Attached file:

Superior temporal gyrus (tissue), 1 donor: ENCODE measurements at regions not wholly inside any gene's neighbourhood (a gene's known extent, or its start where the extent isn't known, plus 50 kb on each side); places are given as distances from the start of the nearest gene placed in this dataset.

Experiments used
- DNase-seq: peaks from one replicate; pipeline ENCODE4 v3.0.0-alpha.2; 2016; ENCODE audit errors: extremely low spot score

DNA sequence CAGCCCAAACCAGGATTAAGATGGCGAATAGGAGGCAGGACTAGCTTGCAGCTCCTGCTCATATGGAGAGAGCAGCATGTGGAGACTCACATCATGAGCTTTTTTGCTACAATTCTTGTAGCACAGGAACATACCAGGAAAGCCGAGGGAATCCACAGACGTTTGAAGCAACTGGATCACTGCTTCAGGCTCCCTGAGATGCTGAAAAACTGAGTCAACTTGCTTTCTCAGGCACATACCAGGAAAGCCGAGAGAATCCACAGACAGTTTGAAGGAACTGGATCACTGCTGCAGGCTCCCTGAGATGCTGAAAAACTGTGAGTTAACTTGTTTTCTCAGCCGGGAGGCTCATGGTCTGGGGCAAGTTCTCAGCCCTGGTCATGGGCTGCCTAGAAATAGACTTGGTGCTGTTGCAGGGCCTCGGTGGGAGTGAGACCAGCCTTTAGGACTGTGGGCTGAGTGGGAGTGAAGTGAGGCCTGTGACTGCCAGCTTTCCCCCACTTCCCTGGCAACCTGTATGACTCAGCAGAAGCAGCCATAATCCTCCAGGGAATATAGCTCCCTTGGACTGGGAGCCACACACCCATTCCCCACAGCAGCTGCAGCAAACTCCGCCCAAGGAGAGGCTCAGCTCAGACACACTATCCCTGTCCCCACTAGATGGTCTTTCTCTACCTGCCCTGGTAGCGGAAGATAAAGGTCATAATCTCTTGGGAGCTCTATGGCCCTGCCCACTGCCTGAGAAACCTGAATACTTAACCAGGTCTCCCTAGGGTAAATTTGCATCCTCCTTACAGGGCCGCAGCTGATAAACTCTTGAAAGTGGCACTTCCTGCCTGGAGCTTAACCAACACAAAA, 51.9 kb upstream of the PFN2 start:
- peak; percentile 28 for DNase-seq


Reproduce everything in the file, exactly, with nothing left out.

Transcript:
Superior temporal gyrus (tissue), 1 donor: ENCODE measurements at regions not wholly inside any gene's neighbourhood (a gene's known extent, or its start where the extent isn't known, plus 50 kb on each side); places are given as distances from the start of the nearest gene placed in this dataset.

Experiments used
- DNase-seq: peaks from one replicate; pipeline ENCODE4 v3.0.0-alpha.2; 2016; ENCODE audit errors: extremely low spot score

DNA sequence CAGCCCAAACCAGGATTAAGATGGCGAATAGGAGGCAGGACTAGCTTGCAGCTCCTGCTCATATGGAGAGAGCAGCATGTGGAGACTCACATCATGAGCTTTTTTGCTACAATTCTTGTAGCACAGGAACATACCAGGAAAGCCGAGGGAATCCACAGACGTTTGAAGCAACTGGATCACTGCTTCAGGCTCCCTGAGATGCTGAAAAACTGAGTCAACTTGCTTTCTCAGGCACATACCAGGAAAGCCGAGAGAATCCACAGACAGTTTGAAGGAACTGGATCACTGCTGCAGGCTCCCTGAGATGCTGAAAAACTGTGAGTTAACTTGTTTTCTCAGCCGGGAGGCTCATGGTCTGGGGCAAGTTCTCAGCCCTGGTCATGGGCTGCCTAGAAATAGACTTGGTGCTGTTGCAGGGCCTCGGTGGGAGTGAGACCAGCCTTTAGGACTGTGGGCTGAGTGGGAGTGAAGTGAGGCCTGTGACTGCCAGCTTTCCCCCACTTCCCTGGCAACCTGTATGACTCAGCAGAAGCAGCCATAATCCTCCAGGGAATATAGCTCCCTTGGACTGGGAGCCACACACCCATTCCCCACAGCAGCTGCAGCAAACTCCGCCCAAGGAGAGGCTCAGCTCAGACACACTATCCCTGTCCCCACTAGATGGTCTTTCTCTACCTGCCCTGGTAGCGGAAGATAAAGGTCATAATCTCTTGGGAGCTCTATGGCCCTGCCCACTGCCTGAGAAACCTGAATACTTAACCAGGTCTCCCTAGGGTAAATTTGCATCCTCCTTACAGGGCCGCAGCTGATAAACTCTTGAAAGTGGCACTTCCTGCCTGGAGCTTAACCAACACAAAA, 51.9 kb upstream of the PFN2 start:
- peak; percentile 28 for DNase-seq